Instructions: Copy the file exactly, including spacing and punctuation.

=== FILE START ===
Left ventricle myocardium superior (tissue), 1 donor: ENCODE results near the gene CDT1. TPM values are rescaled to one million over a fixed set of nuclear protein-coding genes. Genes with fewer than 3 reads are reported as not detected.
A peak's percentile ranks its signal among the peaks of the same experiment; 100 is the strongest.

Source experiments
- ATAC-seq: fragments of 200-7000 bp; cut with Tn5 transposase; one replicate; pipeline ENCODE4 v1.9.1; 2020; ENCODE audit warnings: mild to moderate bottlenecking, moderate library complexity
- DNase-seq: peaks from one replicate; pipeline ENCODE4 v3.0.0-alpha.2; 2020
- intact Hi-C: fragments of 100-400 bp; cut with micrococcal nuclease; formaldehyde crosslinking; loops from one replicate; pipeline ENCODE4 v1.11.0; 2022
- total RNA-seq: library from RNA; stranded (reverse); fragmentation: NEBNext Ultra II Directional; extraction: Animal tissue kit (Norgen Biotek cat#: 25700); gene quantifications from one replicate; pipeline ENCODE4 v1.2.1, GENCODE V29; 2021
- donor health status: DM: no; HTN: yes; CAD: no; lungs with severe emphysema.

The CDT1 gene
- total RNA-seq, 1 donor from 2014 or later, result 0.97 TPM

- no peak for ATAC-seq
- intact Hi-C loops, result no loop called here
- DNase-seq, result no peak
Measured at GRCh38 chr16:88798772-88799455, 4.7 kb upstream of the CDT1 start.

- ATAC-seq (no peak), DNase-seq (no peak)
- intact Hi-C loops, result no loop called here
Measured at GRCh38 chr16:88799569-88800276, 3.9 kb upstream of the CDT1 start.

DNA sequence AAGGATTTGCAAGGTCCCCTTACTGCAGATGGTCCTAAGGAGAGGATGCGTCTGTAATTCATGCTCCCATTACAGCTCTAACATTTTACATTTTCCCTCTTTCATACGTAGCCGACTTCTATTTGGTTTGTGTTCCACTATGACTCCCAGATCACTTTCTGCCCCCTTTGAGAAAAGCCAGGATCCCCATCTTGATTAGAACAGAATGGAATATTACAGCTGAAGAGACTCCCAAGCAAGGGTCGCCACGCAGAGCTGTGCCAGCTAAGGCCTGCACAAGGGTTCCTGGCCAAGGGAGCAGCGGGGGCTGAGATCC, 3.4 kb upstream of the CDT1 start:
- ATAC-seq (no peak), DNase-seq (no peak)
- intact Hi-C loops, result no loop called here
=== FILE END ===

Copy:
Left ventricle myocardium superior (tissue), 1 donor: ENCODE results near the gene CDT1. TPM values are rescaled to one million over a fixed set of nuclear protein-coding genes. Genes with fewer than 3 reads are reported as not detected.
A peak's percentile ranks its signal among the peaks of the same experiment; 100 is the strongest.

Source experiments
- ATAC-seq: fragments of 200-7000 bp; cut with Tn5 transposase; one replicate; pipeline ENCODE4 v1.9.1; 2020; ENCODE audit warnings: mild to moderate bottlenecking, moderate library complexity
- DNase-seq: peaks from one replicate; pipeline ENCODE4 v3.0.0-alpha.2; 2020
- intact Hi-C: fragments of 100-400 bp; cut with micrococcal nuclease; formaldehyde crosslinking; loops from one replicate; pipeline ENCODE4 v1.11.0; 2022
- total RNA-seq: library from RNA; stranded (reverse); fragmentation: NEBNext Ultra II Directional; extraction: Animal tissue kit (Norgen Biotek cat#: 25700); gene quantifications from one replicate; pipeline ENCODE4 v1.2.1, GENCODE V29; 2021
- donor health status: DM: no; HTN: yes; CAD: no; lungs with severe emphysema.

The CDT1 gene
- total RNA-seq, 1 donor from 2014 or later, result 0.97 TPM

- no peak for ATAC-seq
- intact Hi-C loops, result no loop called here
- DNase-seq, result no peak
Measured at GRCh38 chr16:88798772-88799455, 4.7 kb upstream of the CDT1 start.

- ATAC-seq (no peak), DNase-seq (no peak)
- intact Hi-C loops, result no loop called here
Measured at GRCh38 chr16:88799569-88800276, 3.9 kb upstream of the CDT1 start.

DNA sequence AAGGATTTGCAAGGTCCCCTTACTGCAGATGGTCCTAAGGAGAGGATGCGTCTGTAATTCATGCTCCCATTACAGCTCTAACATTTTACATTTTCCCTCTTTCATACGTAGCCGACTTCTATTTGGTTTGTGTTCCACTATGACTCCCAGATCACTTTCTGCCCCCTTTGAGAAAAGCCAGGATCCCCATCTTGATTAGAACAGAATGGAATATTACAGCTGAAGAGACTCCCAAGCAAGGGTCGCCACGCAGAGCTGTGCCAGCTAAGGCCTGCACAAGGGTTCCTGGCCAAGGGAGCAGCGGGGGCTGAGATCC, 3.4 kb upstream of the CDT1 start:
- ATAC-seq (no peak), DNase-seq (no peak)
- intact Hi-C loops, result no loop called here